ENVIRONMENTAL SCIENCE

 

Changes in gene expression serve as a biomarker of exposure for cadmium and copper in the amphipod Hyalella azteca

Presenter: Ryan Gott                                    Status: Graduate Student

Authors: Ryan C. Gott, William O. Lamp, David J. Hawthorne

 

Abstract: Many useful biomarkers exist for the freshwater amphipod Hyalella azteca Saussure. These consist of changes in life history parameters (survival, reproduction, etc.) and behavior elicited by toxins. Despite the near-model species status of H. azteca, nearly nothing is known about the genetics and molecular biology of this amphipod. To invigorate investigation into molecular biomarkers for H. azteca, its transcriptome was sequenced and assembled. Transcripts of potential biomarker genes were identified and primers were developed for use in RT-qPCR. Exposures of H. azteca to calculated LC10 concentrations of the metals cadmium and copper were conducted. The expression of housekeeping reference genes, such as actin, ubiquitin, and matrix metalloproteinase, was measured for stability and suitability to serve for normalization of the expression of genes of interest (GOI). Expression of GOI, including ferritin, catalase, and superoxide dismutase, was then measured and compared to expression in no-exposure controls. A profile of significantly increased expression across several genes was found to indicate exposure to either metal. Expression of certain unique genes or unique magnitudes of expression served to specify to which metal, cadmium or copper, the amphipod was exposed. In addition to a large set of transcript data derived from the H. azteca transcriptome that will be made publicly available, this work also demonstrates the utility of gene expression as a biomarker of exposure in H. azteca. Future work will include toxins of different classes to demonstrate the versatility of this tool, determination of the limits of detection, investigations of how physical environmental variables like temperature and dissolved oxygen levels could confound the expression signal due to the toxin exposure, and wider-scope comparative transcriptomics.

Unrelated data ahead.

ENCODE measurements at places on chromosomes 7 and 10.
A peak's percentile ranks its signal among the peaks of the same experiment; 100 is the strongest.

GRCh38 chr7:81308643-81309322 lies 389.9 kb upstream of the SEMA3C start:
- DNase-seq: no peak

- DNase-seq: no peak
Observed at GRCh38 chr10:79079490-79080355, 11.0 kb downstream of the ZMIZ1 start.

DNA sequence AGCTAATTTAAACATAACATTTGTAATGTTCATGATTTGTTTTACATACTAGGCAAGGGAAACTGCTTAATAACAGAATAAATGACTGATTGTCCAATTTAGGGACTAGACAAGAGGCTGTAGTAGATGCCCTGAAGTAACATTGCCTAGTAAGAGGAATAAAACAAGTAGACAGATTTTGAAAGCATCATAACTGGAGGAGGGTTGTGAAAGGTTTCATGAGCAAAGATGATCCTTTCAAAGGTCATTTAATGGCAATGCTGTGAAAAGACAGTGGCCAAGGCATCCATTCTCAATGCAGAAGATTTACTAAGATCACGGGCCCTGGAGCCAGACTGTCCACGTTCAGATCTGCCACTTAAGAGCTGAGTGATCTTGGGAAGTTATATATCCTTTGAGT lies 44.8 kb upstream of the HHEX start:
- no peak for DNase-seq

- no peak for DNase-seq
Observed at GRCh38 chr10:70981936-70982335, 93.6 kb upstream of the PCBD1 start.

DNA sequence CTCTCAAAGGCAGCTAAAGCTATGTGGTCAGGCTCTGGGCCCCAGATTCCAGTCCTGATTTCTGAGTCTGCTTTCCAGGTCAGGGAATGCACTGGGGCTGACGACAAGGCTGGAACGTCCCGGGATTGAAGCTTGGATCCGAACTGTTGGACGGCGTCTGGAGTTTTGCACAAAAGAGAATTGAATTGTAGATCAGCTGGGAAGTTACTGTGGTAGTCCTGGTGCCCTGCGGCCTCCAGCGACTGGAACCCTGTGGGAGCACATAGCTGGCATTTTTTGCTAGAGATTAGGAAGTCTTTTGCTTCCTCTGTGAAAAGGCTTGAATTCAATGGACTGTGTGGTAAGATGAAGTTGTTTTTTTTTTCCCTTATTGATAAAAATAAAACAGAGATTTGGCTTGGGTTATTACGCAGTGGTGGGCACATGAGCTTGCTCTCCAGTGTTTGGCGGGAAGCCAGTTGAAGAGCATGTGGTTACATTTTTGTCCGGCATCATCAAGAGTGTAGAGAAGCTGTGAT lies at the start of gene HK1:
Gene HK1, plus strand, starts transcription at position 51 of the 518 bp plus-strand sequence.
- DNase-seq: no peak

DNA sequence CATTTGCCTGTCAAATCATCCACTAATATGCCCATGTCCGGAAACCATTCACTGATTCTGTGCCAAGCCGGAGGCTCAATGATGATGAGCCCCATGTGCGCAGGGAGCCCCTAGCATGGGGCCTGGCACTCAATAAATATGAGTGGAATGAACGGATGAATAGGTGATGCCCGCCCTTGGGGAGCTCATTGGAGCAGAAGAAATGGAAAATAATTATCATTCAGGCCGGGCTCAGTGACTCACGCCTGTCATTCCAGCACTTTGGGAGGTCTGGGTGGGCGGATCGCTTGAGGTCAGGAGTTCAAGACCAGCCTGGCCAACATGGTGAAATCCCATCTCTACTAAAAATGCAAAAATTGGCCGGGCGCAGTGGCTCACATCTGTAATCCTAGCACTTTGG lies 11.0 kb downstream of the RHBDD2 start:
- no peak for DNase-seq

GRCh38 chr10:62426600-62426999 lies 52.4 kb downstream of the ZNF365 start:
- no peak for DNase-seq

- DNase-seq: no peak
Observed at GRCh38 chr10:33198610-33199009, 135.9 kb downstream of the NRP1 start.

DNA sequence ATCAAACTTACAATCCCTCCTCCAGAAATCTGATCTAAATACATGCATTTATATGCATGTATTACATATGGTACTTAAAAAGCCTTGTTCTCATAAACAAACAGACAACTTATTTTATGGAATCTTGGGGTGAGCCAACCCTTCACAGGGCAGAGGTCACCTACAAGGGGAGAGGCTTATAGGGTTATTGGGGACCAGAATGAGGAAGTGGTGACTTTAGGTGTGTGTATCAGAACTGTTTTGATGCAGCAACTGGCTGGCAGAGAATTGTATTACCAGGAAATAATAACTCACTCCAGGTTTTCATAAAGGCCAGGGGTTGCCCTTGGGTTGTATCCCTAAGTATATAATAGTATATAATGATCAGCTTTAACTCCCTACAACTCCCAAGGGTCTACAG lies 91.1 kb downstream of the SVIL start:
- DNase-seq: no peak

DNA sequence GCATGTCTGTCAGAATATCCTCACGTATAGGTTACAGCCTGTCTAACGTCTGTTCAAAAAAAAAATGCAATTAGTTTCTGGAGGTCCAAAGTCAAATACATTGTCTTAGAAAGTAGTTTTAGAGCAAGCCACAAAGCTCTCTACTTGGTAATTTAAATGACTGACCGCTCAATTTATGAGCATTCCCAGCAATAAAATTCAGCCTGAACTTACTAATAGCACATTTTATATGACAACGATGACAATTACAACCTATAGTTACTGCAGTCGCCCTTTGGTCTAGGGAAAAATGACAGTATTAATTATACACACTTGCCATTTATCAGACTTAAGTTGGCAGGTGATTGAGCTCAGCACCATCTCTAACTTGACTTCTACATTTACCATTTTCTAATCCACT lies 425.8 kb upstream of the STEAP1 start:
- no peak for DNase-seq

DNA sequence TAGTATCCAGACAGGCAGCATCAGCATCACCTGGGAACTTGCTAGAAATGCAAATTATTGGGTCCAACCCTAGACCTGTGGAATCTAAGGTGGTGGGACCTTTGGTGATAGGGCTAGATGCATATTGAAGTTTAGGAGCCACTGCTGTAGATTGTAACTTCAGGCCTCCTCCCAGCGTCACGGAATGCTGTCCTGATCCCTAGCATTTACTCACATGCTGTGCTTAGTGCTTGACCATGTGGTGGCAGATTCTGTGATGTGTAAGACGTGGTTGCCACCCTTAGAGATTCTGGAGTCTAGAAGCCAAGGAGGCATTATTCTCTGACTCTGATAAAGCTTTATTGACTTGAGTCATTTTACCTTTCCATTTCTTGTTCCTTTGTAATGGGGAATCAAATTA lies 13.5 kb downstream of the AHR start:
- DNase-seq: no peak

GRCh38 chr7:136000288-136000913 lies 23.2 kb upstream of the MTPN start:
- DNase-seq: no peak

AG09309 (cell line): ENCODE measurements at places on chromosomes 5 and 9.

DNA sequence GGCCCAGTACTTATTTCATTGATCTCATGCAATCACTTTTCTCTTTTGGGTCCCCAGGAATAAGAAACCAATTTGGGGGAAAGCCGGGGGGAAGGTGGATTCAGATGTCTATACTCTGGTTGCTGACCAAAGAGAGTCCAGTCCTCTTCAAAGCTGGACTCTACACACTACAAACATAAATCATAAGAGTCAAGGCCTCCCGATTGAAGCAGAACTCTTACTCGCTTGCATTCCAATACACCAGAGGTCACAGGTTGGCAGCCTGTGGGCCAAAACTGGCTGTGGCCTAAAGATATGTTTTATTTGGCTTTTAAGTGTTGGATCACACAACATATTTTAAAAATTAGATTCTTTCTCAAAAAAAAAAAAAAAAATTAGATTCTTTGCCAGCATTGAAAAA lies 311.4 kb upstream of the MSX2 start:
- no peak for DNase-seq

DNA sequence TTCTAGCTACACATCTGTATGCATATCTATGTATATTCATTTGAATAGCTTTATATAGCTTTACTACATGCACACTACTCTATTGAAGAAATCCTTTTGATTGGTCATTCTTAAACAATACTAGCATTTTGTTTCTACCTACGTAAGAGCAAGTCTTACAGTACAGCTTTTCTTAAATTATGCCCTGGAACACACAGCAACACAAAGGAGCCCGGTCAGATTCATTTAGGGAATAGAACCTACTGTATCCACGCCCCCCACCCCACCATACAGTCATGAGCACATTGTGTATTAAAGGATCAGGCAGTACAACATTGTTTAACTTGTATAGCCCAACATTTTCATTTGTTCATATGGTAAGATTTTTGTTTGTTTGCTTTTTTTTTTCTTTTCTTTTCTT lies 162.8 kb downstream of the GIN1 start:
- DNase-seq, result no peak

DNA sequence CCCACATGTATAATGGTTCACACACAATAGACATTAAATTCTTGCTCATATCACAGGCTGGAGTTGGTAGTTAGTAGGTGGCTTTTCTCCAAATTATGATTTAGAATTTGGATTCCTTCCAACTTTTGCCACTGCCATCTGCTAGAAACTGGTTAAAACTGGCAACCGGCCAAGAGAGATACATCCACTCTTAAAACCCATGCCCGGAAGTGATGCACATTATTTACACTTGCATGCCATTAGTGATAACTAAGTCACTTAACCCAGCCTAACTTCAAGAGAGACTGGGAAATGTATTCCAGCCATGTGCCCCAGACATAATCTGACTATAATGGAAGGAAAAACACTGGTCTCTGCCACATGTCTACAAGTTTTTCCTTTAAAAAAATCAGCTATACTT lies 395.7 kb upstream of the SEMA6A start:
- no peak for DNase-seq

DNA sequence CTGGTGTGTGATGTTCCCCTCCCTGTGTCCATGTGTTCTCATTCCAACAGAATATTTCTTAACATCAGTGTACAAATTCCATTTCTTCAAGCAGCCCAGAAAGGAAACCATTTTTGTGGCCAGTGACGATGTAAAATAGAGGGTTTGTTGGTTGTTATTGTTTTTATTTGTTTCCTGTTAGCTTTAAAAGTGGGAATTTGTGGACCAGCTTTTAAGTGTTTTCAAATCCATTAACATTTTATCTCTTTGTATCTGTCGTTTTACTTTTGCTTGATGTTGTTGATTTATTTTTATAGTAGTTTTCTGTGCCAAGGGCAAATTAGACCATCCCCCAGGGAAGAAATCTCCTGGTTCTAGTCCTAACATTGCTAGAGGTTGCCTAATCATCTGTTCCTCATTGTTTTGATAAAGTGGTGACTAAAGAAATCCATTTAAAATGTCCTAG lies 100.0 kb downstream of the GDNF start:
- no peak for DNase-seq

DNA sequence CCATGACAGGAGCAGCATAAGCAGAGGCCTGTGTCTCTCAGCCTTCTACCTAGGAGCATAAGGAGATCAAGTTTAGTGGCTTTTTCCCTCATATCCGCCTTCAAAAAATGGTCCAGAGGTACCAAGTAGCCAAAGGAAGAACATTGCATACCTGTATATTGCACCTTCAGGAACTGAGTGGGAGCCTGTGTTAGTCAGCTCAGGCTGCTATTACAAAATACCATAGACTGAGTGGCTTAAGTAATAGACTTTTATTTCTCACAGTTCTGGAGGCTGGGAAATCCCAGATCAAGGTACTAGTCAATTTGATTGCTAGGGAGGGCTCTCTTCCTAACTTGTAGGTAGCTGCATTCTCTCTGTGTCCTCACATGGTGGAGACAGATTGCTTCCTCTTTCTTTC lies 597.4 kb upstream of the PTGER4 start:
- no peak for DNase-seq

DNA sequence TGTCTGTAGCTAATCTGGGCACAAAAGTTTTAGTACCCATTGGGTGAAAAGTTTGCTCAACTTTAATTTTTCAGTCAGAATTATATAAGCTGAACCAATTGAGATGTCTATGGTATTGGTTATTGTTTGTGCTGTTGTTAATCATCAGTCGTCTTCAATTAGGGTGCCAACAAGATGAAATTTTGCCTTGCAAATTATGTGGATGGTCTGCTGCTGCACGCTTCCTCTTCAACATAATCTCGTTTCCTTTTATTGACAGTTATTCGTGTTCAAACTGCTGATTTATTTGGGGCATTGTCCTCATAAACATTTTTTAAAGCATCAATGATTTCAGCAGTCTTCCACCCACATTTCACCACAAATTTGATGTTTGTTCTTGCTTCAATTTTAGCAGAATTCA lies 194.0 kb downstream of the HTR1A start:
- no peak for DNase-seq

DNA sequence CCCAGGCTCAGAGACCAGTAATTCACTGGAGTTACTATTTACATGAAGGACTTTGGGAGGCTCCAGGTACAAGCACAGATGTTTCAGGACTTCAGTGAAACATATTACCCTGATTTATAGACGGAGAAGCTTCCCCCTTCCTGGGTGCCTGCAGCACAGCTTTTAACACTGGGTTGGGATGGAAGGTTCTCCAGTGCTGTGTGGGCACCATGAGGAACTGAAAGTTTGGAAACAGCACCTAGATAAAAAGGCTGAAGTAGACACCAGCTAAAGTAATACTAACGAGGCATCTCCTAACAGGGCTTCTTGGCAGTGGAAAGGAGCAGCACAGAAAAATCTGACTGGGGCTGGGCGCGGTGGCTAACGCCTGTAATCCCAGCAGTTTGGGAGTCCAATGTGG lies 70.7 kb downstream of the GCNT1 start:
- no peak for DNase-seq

Urinary Biomarkers of Household Air Pollution: Findings from Nepal

Presenter: Greg Raspanti                             Status: Graduate Student

Authors: Greg A Raspanti MPH, Mia Hashibe PhD, Bhola Siwakoti, Mei Wei MD, Binay Kumar Thakur MD, Chin Bahadur Pun MD,  Yuan-Chin Amy Lee PhD, Amir Sapkota PhD

 

Abstract: Background: Approximately 50% of the global population relies upon biomass fuels (wood, charcoal, crop residue, dung) for cooking and/or heating purposes.  Household air pollution (HAP) resulting from the use of these solid fuels is of particular concern, given the range of known adverse human health outcomes resulting in an estimated 4 million deaths annually.  While a vast majority of epidemiological studies have relied exclusively on questionnaire as well as environmental monitoring for the quantification of HAP exposure, a more robust exposure assessment method, such as biomarker based approaches are needed to quantify the individual level measure of exposures. Objective:  To evaluate urinary metabolites of 1,3 butadiene as a biomarker of exposure to HAP in Nepal.  Methods: We analyzed urine samples from 606 cytologically/histologically confirmed lung cancer cases and 606 age and gender matched controls collected from B.P. Koirala Memorial Cancer Hospital between 2009 and 2012, using liquid chromatography tandem mass spectrometry (LC-MS/MS) based methods.  The urinary metabolite of 1.3 butadiene (monohydroxybutyl mercapturic acid or MHBMA) was detected in multiple reaction monitoring (MRM) mode and quantified using isotope labeled internal standard (MHBMA-d6).  We used multiple linear regression to quantify the relationship between questionnaire based measure of exposure to HAP and the urinary metabolites of 1,3 butadiene adjusting for known confounders (age, ethnicity, tobacco use, SES status, and geographic residence).  Results/Conclusion:  LC-MS/MS analysis is being currently conducted to quantify the level of MHBMA in urine samples. Our results will show the usefulness of MHBMA as a biomarker of exposure to HAP in large scale studies.  This study is the first of its kind investigating biomarkers of HAP focusing on a population in Nepal.